Remona Aly
Saturday 25 August 2018 Pause for Thought, BBC Radio 2

Life in the Fast Lane..?

Speed awareness woes and wisdoms
Pause for Thought, BBC Radio 2, Chris Evans Breakfast Show


I recently found myself in a room filled with criminals. Knuckles were cracking, jaws were grinding, and for the first few minutes our eyes shifted left to right as we sized each other up. We were all as guilty as heck, and our sentence – was a speed awareness course. Here we were, our band of unmerry men and women, the outlaws being punished by two guys in checkered shirts, with a Powerpoint, telling us not to drive fast – for 4 hours.

But the thing is, I deserved to be in that room. It was my fault as I just wasn’t paying enough attention to my speedometer, or more importantly to myself.

That speed awareness course, tedious as it might have been, was my wake-up call, and a wake-up call is something I generally and desperately need in the road map of my life. I don’t want to zoom past the best part of it. In neglecting who I am, and what I’m doing, I’ll never really know where I’m going.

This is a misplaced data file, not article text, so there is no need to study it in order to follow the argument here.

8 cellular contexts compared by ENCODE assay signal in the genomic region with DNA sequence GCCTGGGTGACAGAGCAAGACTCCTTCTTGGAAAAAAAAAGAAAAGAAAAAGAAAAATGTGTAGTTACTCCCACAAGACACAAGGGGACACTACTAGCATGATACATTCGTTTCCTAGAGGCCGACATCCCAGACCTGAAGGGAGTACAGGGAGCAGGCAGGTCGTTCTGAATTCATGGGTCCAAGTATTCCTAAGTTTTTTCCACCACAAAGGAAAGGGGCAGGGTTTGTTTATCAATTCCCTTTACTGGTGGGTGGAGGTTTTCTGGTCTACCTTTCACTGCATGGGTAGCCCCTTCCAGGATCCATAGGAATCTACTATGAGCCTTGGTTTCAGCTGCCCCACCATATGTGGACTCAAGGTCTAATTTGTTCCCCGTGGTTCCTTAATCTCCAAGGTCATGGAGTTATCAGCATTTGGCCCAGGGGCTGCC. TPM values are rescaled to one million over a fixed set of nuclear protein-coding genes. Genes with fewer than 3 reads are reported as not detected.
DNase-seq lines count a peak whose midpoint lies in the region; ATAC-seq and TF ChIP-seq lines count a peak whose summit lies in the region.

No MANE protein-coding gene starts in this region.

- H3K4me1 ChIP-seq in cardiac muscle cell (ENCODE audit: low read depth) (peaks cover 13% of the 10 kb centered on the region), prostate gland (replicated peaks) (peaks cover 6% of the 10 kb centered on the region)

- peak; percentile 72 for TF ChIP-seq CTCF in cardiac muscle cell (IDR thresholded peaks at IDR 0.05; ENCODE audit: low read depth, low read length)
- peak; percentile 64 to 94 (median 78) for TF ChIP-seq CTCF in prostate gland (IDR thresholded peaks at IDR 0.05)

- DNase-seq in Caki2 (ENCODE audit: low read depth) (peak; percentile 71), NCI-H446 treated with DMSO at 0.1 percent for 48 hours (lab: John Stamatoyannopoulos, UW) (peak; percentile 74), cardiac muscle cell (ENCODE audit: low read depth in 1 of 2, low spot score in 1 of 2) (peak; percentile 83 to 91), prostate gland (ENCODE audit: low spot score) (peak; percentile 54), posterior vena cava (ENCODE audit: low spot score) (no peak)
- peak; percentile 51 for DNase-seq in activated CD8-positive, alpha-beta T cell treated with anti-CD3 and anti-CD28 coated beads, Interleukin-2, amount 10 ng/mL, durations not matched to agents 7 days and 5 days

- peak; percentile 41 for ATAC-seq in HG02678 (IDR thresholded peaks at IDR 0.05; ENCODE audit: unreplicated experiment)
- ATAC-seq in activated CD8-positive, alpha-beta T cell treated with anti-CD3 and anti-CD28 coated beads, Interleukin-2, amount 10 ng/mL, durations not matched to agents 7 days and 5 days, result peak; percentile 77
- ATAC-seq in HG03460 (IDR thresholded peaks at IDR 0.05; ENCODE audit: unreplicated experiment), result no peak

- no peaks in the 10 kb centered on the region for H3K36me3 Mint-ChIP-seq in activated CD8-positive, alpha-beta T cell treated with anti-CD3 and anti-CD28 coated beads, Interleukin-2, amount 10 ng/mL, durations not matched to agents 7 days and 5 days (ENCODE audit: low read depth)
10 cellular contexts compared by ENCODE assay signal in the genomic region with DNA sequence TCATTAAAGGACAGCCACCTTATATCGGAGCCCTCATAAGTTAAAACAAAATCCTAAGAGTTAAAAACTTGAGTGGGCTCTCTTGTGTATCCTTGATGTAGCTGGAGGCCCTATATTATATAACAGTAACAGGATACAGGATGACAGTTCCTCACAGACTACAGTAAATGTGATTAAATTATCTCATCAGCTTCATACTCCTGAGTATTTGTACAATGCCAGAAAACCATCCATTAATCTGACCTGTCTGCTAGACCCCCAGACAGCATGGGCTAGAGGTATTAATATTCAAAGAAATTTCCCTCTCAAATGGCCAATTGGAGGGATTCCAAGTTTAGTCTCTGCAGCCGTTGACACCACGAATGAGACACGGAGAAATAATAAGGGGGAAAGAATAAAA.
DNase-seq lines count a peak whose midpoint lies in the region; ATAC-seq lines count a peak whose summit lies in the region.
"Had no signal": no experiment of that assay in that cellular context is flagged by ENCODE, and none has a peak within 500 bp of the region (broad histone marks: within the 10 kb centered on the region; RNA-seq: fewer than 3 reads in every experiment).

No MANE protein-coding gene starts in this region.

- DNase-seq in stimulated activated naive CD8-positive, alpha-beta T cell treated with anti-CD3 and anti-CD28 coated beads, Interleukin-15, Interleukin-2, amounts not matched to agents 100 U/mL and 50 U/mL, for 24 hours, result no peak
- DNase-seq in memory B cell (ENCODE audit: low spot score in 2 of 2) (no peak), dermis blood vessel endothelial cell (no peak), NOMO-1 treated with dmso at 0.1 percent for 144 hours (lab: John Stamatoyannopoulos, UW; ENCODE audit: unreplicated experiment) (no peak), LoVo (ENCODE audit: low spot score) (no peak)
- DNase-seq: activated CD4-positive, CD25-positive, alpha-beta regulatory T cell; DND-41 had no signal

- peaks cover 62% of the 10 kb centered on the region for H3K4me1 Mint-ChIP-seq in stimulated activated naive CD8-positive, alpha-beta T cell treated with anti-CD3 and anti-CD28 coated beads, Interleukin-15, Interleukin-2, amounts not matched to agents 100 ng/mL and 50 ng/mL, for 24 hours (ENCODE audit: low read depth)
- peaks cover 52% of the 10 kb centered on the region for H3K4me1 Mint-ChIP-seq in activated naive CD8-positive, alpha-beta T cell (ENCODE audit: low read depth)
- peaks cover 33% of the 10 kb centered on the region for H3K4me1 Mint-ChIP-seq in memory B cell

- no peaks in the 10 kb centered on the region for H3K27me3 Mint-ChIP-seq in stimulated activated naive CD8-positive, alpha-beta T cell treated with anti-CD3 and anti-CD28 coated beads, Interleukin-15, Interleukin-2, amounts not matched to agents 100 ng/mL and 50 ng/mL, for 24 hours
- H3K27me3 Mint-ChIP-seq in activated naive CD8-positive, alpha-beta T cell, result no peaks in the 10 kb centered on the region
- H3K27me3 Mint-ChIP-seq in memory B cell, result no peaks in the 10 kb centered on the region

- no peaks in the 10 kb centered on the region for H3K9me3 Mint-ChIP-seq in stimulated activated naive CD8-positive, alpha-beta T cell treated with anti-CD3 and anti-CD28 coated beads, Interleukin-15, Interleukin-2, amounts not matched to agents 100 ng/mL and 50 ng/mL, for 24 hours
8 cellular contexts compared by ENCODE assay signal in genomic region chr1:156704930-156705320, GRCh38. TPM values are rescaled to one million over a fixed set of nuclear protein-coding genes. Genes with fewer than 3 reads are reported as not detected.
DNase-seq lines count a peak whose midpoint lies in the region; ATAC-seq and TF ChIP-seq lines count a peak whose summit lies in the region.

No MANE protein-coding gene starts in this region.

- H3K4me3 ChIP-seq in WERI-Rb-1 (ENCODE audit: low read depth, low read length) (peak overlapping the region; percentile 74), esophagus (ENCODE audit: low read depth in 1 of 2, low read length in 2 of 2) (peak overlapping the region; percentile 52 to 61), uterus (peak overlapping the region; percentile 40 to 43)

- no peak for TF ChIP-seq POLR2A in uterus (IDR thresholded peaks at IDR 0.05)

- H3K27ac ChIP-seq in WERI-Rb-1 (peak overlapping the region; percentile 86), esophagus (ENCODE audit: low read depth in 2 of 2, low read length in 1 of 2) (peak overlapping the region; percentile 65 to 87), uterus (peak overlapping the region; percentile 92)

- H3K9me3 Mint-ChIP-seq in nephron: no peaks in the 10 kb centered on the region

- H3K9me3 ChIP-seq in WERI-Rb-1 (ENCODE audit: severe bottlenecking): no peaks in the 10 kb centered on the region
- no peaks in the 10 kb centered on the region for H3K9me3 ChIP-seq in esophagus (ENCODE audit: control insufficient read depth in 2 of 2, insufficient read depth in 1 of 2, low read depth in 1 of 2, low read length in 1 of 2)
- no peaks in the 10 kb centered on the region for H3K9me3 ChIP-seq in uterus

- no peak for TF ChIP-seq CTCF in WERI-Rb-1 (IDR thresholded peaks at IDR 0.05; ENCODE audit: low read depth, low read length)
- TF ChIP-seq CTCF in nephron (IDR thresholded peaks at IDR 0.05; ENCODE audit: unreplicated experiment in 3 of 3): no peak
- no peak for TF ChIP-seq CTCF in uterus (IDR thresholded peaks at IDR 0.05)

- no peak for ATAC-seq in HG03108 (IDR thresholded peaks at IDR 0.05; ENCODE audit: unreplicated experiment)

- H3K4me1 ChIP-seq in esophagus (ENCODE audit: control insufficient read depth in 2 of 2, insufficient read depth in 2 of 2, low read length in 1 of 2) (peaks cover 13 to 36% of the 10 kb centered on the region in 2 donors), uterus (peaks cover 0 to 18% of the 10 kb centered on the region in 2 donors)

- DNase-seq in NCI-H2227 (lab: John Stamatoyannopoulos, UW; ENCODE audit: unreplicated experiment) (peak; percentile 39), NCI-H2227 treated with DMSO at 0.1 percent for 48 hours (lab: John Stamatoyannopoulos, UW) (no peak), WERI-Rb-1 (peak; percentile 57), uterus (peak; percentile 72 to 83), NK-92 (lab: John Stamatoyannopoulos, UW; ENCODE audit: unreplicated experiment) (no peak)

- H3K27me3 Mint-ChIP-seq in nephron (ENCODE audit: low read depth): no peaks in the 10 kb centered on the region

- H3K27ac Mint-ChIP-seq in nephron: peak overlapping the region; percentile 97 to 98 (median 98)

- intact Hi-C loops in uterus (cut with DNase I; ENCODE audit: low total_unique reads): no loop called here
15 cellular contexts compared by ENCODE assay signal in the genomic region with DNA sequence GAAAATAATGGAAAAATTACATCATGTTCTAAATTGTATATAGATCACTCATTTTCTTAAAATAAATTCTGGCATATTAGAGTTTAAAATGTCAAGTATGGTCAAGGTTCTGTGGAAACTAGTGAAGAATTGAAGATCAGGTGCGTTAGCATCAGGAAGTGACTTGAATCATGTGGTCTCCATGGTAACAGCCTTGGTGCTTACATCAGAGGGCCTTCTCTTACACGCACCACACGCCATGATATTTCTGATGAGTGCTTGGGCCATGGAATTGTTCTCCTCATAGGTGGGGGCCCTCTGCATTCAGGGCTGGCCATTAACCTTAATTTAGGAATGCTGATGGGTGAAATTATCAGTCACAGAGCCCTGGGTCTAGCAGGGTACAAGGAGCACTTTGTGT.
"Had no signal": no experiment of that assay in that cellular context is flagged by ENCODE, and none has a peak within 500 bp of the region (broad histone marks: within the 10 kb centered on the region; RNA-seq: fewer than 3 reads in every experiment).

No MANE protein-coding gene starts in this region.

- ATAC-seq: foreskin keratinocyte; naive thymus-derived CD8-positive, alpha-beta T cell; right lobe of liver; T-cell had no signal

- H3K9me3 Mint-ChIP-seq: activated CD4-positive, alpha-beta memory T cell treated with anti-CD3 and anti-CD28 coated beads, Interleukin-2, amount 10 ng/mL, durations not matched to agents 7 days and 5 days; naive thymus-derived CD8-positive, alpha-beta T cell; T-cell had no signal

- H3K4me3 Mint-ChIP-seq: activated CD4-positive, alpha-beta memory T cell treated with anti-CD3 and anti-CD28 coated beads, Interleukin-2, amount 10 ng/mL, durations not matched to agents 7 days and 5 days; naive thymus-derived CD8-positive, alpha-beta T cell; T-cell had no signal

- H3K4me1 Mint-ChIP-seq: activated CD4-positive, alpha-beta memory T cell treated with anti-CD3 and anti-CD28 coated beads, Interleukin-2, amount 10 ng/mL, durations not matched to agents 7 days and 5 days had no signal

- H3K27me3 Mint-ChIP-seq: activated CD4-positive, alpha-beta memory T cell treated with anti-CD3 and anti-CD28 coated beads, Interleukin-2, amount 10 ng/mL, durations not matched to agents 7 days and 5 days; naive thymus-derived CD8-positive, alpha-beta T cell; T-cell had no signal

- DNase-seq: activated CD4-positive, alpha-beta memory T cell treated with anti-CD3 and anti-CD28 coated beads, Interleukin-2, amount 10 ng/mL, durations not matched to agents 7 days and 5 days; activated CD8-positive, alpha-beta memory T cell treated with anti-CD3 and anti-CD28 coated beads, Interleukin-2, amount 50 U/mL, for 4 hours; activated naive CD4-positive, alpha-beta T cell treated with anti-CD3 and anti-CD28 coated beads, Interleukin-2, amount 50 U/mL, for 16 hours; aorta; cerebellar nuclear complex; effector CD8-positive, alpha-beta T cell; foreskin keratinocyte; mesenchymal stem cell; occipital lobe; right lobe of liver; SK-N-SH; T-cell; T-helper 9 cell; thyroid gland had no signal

As a Muslim, I’m meant to pause, reflect, and basically do an appraisal of my soul now and again. I know I need to do this more often, so I can develop a deeper consciousness of myself, my surroundings and ultimately my Creator.

Are you ready with your Sufi bingo card, Dermot….

The Sufi Muslim poet, Binawa Badakhshani, pondered about how transformative being more aware could be. The poet mused: “When I became water, I looked like a mirage. When I became the sea, I looked like froth and foam. When I became aware, the entire world seemed forgetful. When I became awake, I saw I’d been asleep.”

In other words – I’ve got to stop sleepwalking through life, because waking up to who I am can make me the sea instead of the froth, the water instead of a mirage, and give me a life fully lived instead of only half scraped through.

So instead of racing at full throttle, I’ll take myself on a measured journey, a course of self-awareness. As the Islamic saying goes, ‘Be in this world as a traveller’ – but just preferably not one that breaks the speed limit.